In order to crack this code language, one must appreciate that whatever the government of Canada recognizes as an Aboriginal right, in this case “self-government” (now defined by the “First Nations Governance Act”), is therefore something that can only be safely exercised in a manner in which Canada approves and recognizes and legislates it. It is simply an act of deception to include the words “self-determination” in a context which precludes the meaning of that right.

In order to understand Grand Chief John’s report, one must have several elite keys to decipher the code. For example, a deconstruction of this paragraph:

“The report, however, also recognizes and speaks to the period of transition currently underway as Indigenous peoples and communities transition away from governance under the Indian Act, and work to rebuild our governance capacity, core governance institutions, and assert our jurisdiction based on the needs and priorities determined by our own communities. In recognition of this important period of transition, and motivated by the desire that no child, parent, family, or community be left behind, the report also recommends specific shorter-term actions that should be taken to improve legislative and administrative measures relating to the welfare of Indigenous children, families, and communities.”

 

Key:

“period of transition” = implementation of former Prime Minister Harper’s Bill C-45 omnibus legislation which sparked the Idle No More movement in reaction to its sweeping codification of limited and delegated Aboriginal rights, such as in the cutting of Constitutional Non-Derogation clauses; the First Nations Financial Transparency Act; First Nations Governance Act; First Nations Land Management Act; First Nations Education Act; etc.   * also implementation of the federal government’s “Secret” (otherwise unnamed) document on adapting federal policy to “reconciliation” following the Supreme Court rulings on Haida  and Taku in 2004.

“away from governance under the Indian Act” = towards Final Agreements in the BC treaty process and under the federal Comprehensive Claims Policy (extinguishment agreements), and effectively into corporate entities with municipal status under provincial legislations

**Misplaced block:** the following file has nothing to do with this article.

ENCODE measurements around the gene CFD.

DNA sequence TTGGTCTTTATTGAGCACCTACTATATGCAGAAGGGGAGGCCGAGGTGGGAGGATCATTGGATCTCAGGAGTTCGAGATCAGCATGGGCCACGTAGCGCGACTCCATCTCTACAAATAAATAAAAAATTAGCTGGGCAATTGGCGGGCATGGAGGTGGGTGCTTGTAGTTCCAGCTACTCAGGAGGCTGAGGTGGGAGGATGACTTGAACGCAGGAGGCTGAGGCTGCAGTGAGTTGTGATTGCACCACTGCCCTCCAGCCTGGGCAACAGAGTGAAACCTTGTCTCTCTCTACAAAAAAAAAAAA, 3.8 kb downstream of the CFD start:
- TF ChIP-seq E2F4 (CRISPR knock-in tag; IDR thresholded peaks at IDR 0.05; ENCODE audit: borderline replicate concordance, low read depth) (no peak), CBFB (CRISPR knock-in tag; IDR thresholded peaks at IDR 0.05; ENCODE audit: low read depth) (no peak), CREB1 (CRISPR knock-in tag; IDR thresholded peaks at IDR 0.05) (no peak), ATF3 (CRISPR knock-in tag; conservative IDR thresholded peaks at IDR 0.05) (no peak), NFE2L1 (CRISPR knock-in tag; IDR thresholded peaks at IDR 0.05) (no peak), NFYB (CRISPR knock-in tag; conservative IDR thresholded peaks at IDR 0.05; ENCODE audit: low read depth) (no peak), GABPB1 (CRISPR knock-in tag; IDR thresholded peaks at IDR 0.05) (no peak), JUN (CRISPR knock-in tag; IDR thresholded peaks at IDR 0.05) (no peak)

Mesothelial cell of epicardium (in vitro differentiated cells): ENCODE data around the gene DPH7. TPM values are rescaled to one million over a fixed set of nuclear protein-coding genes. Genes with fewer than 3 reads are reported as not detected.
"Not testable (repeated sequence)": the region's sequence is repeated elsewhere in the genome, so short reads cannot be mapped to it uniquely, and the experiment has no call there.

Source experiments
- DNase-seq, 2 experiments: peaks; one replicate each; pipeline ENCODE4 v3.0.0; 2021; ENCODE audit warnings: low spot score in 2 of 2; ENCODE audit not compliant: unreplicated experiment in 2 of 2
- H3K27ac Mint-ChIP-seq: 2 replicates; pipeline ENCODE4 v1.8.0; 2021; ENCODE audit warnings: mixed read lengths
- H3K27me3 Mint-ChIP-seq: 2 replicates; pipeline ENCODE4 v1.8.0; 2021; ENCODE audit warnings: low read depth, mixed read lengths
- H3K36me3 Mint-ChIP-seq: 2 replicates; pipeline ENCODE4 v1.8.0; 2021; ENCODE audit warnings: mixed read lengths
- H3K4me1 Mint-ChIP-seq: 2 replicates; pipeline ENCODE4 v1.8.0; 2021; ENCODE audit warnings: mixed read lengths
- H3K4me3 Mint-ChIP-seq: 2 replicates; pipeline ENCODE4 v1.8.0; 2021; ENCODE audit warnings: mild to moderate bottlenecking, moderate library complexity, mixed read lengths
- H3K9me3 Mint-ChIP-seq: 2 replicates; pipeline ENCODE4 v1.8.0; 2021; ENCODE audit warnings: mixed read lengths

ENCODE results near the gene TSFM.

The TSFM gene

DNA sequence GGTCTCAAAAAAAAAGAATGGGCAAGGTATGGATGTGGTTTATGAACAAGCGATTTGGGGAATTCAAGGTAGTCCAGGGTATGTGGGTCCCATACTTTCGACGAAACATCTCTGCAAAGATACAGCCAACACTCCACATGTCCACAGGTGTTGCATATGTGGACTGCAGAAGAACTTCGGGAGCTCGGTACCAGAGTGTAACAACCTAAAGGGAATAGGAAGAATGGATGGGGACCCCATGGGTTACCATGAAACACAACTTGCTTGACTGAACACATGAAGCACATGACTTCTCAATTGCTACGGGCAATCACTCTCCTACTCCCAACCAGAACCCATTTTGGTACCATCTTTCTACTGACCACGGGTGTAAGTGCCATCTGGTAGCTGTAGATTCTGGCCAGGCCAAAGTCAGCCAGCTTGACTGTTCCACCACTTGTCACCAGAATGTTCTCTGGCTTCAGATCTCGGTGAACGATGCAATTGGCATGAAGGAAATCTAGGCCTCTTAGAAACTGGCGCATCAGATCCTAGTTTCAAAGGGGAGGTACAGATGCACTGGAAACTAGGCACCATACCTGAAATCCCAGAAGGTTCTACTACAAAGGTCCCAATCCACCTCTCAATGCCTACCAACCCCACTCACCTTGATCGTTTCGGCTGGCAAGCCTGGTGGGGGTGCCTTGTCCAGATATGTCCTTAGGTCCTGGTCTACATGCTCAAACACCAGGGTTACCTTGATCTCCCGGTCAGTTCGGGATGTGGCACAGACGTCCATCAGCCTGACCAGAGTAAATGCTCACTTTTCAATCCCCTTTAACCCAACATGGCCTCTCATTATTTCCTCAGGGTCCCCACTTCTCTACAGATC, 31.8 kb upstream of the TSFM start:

“rebuild our governance capacity” = turn Indian Act Bands into corporate models under the First Nations Governance Act, exercising “Aboriginal rights” as allowed and delegated by Canada

“our jurisdiction” = meaning, post-transition delegated powers

“specific shorter-term actions” = also known as “Interim Measures” in the BC treaty process, referring to unilateral administrative actions, deals and programs by the state

“legislative and administrative measures” = actions taken by the state

“welfare of Indigenous children, families, and communities” = no clear meaning. When this phrase follows a recipe for assimilation into Canadian minority status such as in the paragraph above, “welfare” probably literally means measurable statistics and indicators such as educational achievement, life expectancy and economic status comparable to other Canadians, measured according to Canadian values rather than Indigenous values (which would also include identity, language, autonomy, independence, ecological sustainability, cultural cohesion)

 

The report is a collection of headlines unsupported by corroborating details. This way, a reporter can reference these headlines as if they are representative of the content of his report. Except the black and white recommendations, which do not support the headlines.

This is a writing genre that Ed John has perfected over many years of his career in the Indian Industry. John has dispersed empty rhetoric, while never taking any action whatsoever, as the Chair of the First Nations Summit; as BC Minister for Children and Families; as a member of the UN Permanent Forum on Indigenous Issues – in which capacity he often and profoundly misrepresented events in the state of Canada, most notably in his characterization of the Truth and Reconciliation Commission as a product of Indigenous decision.

The trouble with having such a career is that this tradesman actually depends on continuing, even enriching the Indian Industry. Or, as a comparable character, a junior minister in the BC cabinet, once put it: “It’s not about making it work – it’s about keeping it working.”